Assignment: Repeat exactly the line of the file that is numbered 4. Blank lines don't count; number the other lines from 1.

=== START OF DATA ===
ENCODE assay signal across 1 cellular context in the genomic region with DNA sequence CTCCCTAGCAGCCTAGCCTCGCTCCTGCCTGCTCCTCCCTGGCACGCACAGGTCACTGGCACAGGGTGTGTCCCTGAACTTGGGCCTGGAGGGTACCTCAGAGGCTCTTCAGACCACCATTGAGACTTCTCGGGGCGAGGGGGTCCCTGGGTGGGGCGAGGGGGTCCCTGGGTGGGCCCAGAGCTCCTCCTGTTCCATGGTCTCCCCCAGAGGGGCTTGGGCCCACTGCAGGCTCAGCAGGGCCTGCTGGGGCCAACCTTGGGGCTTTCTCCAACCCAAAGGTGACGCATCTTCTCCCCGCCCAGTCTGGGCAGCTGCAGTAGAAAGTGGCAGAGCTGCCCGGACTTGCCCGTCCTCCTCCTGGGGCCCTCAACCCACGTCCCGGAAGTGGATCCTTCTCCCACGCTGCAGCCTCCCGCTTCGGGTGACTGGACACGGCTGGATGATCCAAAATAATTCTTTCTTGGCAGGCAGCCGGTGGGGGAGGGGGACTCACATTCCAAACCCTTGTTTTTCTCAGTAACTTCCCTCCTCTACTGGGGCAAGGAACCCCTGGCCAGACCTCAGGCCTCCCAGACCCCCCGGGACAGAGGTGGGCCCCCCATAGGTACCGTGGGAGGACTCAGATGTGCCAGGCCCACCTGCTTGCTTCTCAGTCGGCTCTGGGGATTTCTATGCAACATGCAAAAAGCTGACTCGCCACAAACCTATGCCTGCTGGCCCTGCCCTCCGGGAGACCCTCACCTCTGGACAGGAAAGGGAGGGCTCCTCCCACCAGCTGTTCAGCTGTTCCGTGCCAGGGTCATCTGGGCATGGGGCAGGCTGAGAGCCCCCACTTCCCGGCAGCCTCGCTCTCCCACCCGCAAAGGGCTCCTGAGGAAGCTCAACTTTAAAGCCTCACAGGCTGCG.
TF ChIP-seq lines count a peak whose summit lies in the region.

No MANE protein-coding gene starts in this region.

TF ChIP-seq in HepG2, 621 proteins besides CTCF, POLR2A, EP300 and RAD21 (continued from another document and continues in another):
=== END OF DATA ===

TF ChIP-seq in HepG2, 621 proteins besides CTCF, POLR2A, EP300 and RAD21 (continued from another document and continues in another):